the book of the most precious substance by sara gran

I have to say, I hovered over the Goodreads star rating on this, and I’m still torn between giving it three stars (okay if you like this sort of thing) and four stars (quite good). The problem? I am always squeamish and this book in particular (and its various substances) was always going to give me the icks or the squicks. I had been forewarned: so why read it in the first place?

Well, apart from the icky stuff, it’s a fairly straightforward adventure in bookselling (and buying), which is not a bad world to lose yourself in. It’s not exactly “cozy crime” (which is having a bit of a moment) but it is an interesting world of book fairs and first editions. I’m reminded that one of my favourite John Le Carré’s is The Russia House, which starts in such a world. So it’s a kind of fantasy-mystery-adventure story, which on the surface is quite appealing. It’s a decent story and it rocks along, and at least one podcaster I respect recommended it, so.

On the other hand, the particular book being pursued here is a sex magic book, and that’s where it gets icky. I believe I had a character in my novel The Wake Knot respond to the thought of sex magick (with a k) with a simple, ew. But I went in knowing this, and the truth is that those scenes that are likely to prompt squeamishness are few and far between. There is quite a bit of sex in here, but it isn’t sexy, I don’t think. In fact, I don’t think sex in novels is ever sexy.

But ignoring all that stuff there are some structural problems. There is a lot of travelling around, and bumping up against different characters in pursuit of the book. Well, this means it tends towards the Menippean satire, as our protagonist-narrator encounters these characters and their philosophies. But (unlike in a thriller/mystery) there is no doubling back, in the sense that we get what we need (or learn what we need) and then move onto the next. There’s no going back to someone and saying, you lied!

Which is a problem because (slight spoiler ahead) there’s a revelation towards the end that one of these characters murdered somebody. But I completely blanked on the name of the victim, not remembering who they were in the story until a couple of pages later. And then I was like, oh. Well, that should have had more impact, but it didn’t, because I’d completely forgotten about them. Because this is a novel about the pursuit of a book rather than the solving of a murder mystery, it’s hard to care. But at the end, I think you’re supposed to care?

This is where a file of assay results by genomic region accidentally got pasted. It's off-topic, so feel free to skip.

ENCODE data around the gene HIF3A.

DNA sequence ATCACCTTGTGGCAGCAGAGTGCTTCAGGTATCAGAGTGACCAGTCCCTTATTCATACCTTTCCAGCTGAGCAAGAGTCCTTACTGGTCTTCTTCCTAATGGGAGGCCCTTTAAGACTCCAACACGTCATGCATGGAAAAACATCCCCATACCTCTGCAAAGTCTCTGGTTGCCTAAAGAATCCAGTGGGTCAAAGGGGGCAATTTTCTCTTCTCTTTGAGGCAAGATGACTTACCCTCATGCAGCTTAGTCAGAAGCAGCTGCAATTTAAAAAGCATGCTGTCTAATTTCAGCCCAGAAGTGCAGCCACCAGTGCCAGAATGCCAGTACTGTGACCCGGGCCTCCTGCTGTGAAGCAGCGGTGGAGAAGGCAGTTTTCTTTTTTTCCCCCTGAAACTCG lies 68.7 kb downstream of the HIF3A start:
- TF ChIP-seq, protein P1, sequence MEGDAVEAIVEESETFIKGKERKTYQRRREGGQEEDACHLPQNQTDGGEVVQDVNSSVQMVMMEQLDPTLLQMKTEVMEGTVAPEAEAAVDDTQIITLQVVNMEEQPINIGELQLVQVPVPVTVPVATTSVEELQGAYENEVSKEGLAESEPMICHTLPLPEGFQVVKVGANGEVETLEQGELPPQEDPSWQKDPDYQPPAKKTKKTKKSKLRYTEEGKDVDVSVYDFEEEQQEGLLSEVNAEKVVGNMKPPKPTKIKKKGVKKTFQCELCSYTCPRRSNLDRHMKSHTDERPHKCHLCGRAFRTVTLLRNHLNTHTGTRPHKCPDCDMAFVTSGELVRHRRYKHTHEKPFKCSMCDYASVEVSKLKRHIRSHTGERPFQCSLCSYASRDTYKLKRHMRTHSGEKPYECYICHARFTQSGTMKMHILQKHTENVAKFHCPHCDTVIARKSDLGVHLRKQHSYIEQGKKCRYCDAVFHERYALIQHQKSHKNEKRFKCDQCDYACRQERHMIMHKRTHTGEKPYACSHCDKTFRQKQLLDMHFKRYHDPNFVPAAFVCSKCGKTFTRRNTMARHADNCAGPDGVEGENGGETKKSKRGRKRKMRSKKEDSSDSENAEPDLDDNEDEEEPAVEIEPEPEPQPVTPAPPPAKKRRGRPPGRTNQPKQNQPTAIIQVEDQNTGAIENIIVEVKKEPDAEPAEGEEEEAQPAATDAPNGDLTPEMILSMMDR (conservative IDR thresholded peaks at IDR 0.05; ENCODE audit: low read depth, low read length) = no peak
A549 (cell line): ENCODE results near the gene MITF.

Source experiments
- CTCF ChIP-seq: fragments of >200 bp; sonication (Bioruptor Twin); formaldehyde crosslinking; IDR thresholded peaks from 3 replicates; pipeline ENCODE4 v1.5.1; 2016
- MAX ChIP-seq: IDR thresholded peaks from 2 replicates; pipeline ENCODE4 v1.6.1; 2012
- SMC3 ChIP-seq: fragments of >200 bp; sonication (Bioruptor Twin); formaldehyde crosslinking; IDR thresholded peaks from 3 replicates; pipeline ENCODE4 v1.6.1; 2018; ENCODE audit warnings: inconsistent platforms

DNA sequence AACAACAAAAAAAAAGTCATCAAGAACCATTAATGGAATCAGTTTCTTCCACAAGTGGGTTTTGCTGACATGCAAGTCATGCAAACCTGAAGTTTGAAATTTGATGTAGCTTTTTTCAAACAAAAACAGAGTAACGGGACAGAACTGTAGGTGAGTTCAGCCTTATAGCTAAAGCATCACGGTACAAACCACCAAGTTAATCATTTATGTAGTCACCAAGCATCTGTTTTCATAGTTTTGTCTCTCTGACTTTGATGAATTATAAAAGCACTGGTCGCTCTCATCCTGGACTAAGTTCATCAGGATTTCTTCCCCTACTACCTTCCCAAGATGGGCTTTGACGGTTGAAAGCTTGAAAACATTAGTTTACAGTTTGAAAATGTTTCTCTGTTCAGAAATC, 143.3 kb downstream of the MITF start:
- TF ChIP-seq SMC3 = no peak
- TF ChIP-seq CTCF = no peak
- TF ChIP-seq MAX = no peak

Here’s the set up: one-time novelist Lily Albrecht has been forced to abandon her promising literary career and sell books for a living in order to care for her husband, who has some form of early onset dementia and is completely locked in, requiring round-the-clock care. She’s involved somewhat reluctantly in the world of rare and collectible books. I actually would have liked a bit more of this scene, as I quite like it. But the ruthless plot moves us on. Through another bookseller she learns of a collector who is after an exceedingly rare book of magic(k-k-k), and gets involved because the money at stake will help her in her dire financial situation. But then the other bookseller is killed and Lily finds herself front and centre in an international pursuit of power and sex. The first job is to find out just who it was wanted to buy the book.

Well, you may have spotted in that brief summary that the other bookseller was killed (in a mugging). And yes, I did completely forget about that by the time I reached the end. So a little frown creased my brow and it took me a couple of pages to remember that particular precipitating incident.

So: three stars, or four? I think, in the end, that it was readable without being particularly gripping. There was a fair amount of squick, so I think perhaps three stars. Which, again, means: if you think you might enjoy this, you probably will.

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